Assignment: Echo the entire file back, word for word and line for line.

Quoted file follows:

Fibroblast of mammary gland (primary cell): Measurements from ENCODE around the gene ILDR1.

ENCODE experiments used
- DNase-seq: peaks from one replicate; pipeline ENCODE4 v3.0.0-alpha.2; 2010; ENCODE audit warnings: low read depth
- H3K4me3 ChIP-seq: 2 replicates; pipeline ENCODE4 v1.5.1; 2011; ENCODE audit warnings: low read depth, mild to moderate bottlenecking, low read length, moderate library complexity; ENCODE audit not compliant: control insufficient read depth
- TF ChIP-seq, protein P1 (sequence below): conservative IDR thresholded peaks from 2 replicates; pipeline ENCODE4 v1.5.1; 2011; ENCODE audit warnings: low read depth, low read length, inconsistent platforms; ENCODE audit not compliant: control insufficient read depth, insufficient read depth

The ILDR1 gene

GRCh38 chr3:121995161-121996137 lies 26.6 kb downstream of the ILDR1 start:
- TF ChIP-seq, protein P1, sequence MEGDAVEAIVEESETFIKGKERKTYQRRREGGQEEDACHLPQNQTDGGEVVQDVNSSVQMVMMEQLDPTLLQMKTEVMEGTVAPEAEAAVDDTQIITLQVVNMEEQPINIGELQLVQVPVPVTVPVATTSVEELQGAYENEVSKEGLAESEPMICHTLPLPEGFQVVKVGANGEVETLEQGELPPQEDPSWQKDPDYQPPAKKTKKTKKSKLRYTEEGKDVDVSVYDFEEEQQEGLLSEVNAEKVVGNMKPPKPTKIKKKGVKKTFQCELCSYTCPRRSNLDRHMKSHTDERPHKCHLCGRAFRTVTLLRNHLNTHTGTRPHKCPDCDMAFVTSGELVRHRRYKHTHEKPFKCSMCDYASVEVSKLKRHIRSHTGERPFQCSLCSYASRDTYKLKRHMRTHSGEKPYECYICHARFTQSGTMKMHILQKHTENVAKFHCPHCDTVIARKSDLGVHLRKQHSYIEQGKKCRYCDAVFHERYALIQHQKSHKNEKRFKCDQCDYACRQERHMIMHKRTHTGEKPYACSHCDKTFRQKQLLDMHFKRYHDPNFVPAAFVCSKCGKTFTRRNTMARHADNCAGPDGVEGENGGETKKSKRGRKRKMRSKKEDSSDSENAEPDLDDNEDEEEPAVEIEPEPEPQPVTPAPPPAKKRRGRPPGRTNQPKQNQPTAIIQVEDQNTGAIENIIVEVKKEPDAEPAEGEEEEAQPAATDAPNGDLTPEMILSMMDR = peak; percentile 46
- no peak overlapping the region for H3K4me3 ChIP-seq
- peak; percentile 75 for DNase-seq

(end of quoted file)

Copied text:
Fibroblast of mammary gland (primary cell): Measurements from ENCODE around the gene ILDR1.

ENCODE experiments used
- DNase-seq: peaks from one replicate; pipeline ENCODE4 v3.0.0-alpha.2; 2010; ENCODE audit warnings: low read depth
- H3K4me3 ChIP-seq: 2 replicates; pipeline ENCODE4 v1.5.1; 2011; ENCODE audit warnings: low read depth, mild to moderate bottlenecking, low read length, moderate library complexity; ENCODE audit not compliant: control insufficient read depth
- TF ChIP-seq, protein P1 (sequence below): conservative IDR thresholded peaks from 2 replicates; pipeline ENCODE4 v1.5.1; 2011; ENCODE audit warnings: low read depth, low read length, inconsistent platforms; ENCODE audit not compliant: control insufficient read depth, insufficient read depth

The ILDR1 gene

GRCh38 chr3:121995161-121996137 lies 26.6 kb downstream of the ILDR1 start:
- TF ChIP-seq, protein P1, sequence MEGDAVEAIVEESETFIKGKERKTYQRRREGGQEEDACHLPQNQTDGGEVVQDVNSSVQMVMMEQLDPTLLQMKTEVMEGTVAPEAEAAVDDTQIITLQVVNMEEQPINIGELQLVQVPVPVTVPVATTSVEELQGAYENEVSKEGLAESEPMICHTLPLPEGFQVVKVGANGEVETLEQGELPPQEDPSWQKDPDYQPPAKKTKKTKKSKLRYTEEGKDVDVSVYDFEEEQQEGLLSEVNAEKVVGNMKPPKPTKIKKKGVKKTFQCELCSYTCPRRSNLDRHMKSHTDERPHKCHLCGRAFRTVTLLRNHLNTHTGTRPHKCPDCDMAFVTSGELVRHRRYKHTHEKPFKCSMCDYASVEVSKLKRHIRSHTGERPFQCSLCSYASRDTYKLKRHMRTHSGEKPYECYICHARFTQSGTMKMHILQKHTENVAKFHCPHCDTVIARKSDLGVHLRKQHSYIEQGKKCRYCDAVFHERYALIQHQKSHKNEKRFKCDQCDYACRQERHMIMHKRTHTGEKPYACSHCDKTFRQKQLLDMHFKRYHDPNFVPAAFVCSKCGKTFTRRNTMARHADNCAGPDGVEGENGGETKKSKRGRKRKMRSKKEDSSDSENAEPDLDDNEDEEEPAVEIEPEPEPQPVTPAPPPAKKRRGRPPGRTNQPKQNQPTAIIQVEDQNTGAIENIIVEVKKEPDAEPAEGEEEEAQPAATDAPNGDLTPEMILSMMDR = peak; percentile 46
- no peak overlapping the region for H3K4me3 ChIP-seq
- peak; percentile 75 for DNase-seq